RT had the opportunity to discuss market trends and the latest in emergency resuscitation products with Jody McCarthy, director of sales and marketing, VORTRAN Medical Technology 1 Inc, Sacramento, Calif; Stan Peretin, BSRT, national clinical specialist for Ambu USA, Glen Burnie, Md; and Gary Rushworth, BSRT, RRT-NPS, REMTB, product marketing manager for therapy products, Laerdal Medical Corp, Wappingers Falls, NY.
|From left: Gary Rushworth, Jody McCarthy, Stan Peretin|
VORTRAN manufactures and markets a patented line of fully automatic disposable respiratory devices for patients in the hospital and other market segments (EMS, post-acute, and home care). Ambu develops, produces, and markets diagnostic and life-support equipment and solutions to hospitals and rescue services. Laerdal creates and distributes a diverse range of medical products designed for CPR training, airway management, advanced life support training, spinal motion restriction, trauma training, monitoring, defibrillation, and patient simulation.
RT: What are the latest trends in emergency care resuscitation products in the industry? disposable? ergonomics? durability? versatility? new materials, etc?
McCarthy: For the past 30 years, mechanical ventilation has been the ventilation therapy of choice. The mode of ventilation is dependent upon the individual patient and their condition. I think that patient comfort and safety, ease of use, reliability, education, and reasonably priced products are and will remain the driving force of this industry. Critical care clinicians will continue to assist in defining goals for improved product-development processes.
Peretin: The Ambu SPUR-II resuscitator has been changed to a 1.5-liter bag from a 2.2-liter resuscitator reflecting the latest recommended resuscitation guidelines. The SPUR-II is now lighter and easier to use, especially for people with small hands. A new dual swivel has been added to the patient adapter, and the new SEBS material allows for an increased operating temperature range of 0 to 122° F. The Ambu medication port is for drug delivery and is found exclusively on the Ambu SPUR-II. Ambu also has developed a new and improved reservoir bag for the SPUR-II. This heavier-duty version tolerates aggressive handling without compromising its function. An example would be in EMS where a patient is in a motor vehicle accident and has to be removed through a window, and the bag is likely to bump up against glass and/or sharp or rough edges. So from a safety and dependability perspective, it is more reliable. The SPUR-II is smaller and easier to handle over long periods of time. An example would be in the case of a prolonged cardiac arrest where there may be a 45-minute transport to the hospital. Sometimes the user’s hand gets very tired from squeezing the resuscitator over a long period. The Ambu SPUR’s built-in handle prevents the hand from losing contact with the resuscitator, while allowing it to relax between compressions. The SPUR-II handle also allows the clinician to hold onto the bag in sticky, wet, or adverse conditions.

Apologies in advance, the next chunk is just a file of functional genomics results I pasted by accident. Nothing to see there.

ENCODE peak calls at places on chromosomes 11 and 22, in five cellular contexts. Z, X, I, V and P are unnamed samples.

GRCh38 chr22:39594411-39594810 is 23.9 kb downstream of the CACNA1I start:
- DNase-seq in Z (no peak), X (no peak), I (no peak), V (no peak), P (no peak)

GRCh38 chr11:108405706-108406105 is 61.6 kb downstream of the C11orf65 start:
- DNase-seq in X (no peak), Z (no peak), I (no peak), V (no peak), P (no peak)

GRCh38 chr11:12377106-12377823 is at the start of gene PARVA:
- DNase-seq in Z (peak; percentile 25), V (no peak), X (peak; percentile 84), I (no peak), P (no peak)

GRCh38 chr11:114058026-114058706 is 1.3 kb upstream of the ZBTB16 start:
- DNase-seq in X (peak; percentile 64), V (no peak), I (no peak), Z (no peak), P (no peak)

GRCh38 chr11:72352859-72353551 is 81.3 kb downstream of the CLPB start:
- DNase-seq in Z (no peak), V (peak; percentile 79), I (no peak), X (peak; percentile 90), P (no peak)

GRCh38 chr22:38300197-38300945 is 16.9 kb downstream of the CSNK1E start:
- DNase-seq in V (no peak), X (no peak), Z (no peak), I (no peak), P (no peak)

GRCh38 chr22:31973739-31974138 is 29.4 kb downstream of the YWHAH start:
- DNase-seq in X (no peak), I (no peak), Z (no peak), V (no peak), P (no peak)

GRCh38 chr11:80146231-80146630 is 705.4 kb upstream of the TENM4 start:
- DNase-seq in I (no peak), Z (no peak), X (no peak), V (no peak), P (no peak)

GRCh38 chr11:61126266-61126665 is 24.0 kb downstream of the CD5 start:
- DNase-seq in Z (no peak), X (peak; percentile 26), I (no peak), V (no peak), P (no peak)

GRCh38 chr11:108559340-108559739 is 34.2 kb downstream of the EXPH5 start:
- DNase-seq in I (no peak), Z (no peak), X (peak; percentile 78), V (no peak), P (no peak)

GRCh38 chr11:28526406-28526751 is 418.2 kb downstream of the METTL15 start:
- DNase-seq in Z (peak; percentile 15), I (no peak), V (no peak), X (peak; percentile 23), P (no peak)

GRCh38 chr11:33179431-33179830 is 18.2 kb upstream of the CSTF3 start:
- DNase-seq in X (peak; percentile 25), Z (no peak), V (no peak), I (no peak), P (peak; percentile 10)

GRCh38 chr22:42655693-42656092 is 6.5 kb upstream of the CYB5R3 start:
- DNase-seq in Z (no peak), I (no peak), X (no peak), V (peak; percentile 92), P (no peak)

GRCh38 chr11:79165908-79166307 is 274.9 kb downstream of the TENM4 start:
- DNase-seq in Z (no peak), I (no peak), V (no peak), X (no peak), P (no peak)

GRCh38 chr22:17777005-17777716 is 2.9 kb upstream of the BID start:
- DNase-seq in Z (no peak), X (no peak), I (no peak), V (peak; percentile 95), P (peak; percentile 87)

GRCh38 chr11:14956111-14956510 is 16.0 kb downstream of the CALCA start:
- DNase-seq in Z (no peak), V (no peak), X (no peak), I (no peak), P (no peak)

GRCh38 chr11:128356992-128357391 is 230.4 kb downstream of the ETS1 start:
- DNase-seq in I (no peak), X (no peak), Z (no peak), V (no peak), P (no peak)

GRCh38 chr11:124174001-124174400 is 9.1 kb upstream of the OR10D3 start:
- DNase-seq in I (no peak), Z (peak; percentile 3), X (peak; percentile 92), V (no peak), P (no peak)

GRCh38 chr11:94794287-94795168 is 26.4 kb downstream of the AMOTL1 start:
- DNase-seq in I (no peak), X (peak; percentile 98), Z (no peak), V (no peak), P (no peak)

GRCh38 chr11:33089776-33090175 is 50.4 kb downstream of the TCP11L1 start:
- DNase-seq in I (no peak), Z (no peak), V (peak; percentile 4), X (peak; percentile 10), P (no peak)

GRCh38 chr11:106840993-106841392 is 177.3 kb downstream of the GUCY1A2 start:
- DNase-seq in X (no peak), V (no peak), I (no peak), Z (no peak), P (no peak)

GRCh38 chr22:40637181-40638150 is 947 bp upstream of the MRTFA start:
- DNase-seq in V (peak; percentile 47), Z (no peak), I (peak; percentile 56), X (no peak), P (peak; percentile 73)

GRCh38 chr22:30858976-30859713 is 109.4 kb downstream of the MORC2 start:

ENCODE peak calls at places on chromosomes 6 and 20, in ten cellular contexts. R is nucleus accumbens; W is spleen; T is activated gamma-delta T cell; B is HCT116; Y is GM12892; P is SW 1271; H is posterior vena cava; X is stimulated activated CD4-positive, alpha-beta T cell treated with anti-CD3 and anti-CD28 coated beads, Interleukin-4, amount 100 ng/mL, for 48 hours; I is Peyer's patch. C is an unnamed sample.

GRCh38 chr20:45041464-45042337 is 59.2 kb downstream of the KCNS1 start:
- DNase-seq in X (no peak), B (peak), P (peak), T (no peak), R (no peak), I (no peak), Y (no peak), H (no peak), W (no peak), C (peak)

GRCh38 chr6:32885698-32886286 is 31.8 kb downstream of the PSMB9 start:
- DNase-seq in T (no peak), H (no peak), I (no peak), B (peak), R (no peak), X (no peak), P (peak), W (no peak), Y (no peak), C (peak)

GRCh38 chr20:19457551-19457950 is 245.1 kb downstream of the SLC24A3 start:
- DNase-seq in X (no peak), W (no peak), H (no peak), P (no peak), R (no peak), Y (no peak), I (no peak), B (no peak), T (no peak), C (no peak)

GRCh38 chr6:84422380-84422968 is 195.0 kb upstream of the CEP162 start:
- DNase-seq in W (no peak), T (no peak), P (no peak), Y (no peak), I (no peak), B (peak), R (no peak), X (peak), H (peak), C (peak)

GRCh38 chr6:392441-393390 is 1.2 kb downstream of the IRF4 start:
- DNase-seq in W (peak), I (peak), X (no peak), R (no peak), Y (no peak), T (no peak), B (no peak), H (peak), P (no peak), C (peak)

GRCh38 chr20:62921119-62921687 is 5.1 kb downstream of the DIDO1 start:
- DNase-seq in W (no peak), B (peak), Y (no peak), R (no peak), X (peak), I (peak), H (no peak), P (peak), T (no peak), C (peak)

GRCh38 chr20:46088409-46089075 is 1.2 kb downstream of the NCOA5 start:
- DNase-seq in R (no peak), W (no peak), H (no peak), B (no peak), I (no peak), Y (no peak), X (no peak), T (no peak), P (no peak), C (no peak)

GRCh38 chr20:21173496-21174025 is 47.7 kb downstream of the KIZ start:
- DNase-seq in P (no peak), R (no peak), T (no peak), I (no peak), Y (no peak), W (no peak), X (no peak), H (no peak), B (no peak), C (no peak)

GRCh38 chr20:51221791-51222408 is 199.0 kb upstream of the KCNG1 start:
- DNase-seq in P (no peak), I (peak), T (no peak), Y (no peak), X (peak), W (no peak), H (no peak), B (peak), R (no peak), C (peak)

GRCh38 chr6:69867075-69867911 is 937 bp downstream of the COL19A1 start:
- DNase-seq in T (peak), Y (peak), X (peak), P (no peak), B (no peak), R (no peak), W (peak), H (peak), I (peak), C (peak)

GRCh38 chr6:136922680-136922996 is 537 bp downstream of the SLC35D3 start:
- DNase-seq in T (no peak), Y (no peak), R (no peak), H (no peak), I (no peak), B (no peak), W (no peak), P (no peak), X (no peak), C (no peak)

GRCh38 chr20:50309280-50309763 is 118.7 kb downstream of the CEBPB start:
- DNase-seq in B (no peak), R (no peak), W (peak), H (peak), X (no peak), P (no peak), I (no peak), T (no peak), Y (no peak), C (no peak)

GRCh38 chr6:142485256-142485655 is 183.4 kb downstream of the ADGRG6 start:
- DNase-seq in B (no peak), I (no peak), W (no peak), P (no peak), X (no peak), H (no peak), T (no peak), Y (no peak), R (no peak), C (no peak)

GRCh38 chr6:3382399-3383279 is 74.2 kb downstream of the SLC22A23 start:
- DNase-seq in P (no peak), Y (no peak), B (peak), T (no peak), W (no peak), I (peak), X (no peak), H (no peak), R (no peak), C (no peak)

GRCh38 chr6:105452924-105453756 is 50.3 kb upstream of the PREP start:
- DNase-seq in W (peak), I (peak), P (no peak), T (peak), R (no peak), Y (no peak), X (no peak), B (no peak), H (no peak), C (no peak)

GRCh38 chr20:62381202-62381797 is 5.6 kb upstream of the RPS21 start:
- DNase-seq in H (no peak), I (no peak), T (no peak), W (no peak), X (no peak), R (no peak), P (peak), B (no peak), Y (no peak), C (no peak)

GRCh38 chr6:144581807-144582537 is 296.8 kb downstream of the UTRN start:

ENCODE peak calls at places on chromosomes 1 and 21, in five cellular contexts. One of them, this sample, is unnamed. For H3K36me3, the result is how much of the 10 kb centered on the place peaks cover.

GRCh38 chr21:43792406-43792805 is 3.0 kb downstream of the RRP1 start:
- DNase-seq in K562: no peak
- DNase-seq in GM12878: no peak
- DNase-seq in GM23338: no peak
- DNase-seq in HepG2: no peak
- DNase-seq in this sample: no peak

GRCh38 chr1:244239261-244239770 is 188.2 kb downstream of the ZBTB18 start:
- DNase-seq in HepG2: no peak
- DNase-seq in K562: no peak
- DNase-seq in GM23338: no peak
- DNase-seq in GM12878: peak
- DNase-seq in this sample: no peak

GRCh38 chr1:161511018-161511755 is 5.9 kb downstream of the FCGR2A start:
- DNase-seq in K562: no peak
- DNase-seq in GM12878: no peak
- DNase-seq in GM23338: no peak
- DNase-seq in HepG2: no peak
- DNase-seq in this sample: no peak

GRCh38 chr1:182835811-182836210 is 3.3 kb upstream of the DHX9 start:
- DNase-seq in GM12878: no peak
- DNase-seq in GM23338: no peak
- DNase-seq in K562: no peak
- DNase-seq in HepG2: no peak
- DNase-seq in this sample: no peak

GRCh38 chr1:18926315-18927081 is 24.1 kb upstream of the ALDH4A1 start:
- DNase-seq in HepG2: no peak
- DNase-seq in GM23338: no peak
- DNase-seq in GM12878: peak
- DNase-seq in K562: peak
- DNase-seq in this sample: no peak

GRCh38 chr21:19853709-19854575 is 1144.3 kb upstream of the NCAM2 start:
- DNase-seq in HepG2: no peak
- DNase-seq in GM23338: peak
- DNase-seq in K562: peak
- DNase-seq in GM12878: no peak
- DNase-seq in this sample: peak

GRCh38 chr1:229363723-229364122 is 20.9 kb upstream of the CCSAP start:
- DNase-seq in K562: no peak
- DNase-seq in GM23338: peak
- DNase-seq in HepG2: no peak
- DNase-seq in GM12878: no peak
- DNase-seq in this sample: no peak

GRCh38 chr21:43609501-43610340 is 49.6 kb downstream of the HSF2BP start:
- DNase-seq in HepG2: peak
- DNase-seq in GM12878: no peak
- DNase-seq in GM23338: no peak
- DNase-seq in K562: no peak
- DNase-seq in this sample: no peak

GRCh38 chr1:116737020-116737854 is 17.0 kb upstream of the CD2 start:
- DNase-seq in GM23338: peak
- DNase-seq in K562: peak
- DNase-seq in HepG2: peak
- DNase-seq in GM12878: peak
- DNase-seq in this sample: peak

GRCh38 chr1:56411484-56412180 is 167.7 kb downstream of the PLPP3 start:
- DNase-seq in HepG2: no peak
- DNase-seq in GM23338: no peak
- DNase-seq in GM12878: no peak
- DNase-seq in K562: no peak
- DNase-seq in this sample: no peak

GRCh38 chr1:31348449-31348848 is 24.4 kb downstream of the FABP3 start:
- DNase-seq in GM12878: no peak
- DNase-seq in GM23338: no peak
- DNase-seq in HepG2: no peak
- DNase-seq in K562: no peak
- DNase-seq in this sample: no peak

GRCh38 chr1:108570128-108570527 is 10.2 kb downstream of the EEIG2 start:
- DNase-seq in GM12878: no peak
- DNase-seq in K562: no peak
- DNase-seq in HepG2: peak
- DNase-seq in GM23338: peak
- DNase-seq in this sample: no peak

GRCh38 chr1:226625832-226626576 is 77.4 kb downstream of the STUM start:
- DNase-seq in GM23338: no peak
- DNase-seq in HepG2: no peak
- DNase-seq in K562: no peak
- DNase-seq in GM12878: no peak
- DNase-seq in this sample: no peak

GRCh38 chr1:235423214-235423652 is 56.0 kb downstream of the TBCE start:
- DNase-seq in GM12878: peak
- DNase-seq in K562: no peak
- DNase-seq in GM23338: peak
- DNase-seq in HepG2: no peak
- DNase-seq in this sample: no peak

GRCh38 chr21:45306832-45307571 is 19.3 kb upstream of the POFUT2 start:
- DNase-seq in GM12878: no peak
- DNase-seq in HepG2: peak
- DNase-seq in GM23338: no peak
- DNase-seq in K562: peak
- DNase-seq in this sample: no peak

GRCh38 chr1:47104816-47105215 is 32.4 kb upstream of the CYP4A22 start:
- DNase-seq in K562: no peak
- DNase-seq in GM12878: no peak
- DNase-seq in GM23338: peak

Rushworth: There are a lot of different things in different areas. There are developments in the manual resuscitation market, design changes in the manual resuscitator bag, changes in reusable versus disposable mix, and different styles of masks and patient valves. The next level of change is in what’s referred to as automatic resuscitators. They are usually gas-powered devices that are connected to the patient through a mask or an endotracheal tube. Another area is transport ventilators. These are self-contained units that patients are connected to and that allow rescuers to support the patients’ respiration in terms of rate, tidal volume, and other parameters. Once the patient is connected, [it becomes] a hands-free type of service. RTs adjust these parameters to meet patient needs and provide all the external ventilation.
RT: Tell us about your company’s most recent emergency resuscitation products and why they are innovative for the needs of RTs in emergency care situations.
McCarthy: VORTRAN’s Automatic Resuscitator (VAR) and E-vent Case products provide an inexpensive solution for mass casualty incidents (MCIs). VAR is single-patient use and disposable, which eliminates cross-infectivity, cross-contamination, and equipment-sterilization issues. The E-vent Case is organized for rapid deployment in a ventilator emergency and provides ventilatory support for seven patients simultaneously with the seven-port manifold. The manifold system can be connected to a single or multiple gas supply source such as a wall connection, H tanks, or even medical-grade air compressors. Placed in a hospital or triage area, it provides emergent and short-term ventilatory support. This also allows RTs to maximize their clinical performance [and allows them] to perform other critical functions, especially in clinical-personnel shortages during an initial emergency medical response.
Peretin: Ambu’s newest resuscitator is the SPUR-II. The Ambu RDIC bag is another uniquely designed product for use in disaster/chemical-type environments. It’s a double wall design. The inner compression part of the bag gives you great feel or feedback and doesn’t require a lot of effort to squeeze, yet it recoils nicely to its original expanded state for the next breath. The outer cover is butyl rubber, which is impermeable and ideal for use in chemical or biologic conditions. The RDIC bag is the only one of its kind designed for use in WMD (weapons of mass destruction) situations. Also, the new Ambu Aura laryngeal mask airways are now approved as a suitable method of establishing an airway in an emergency situation.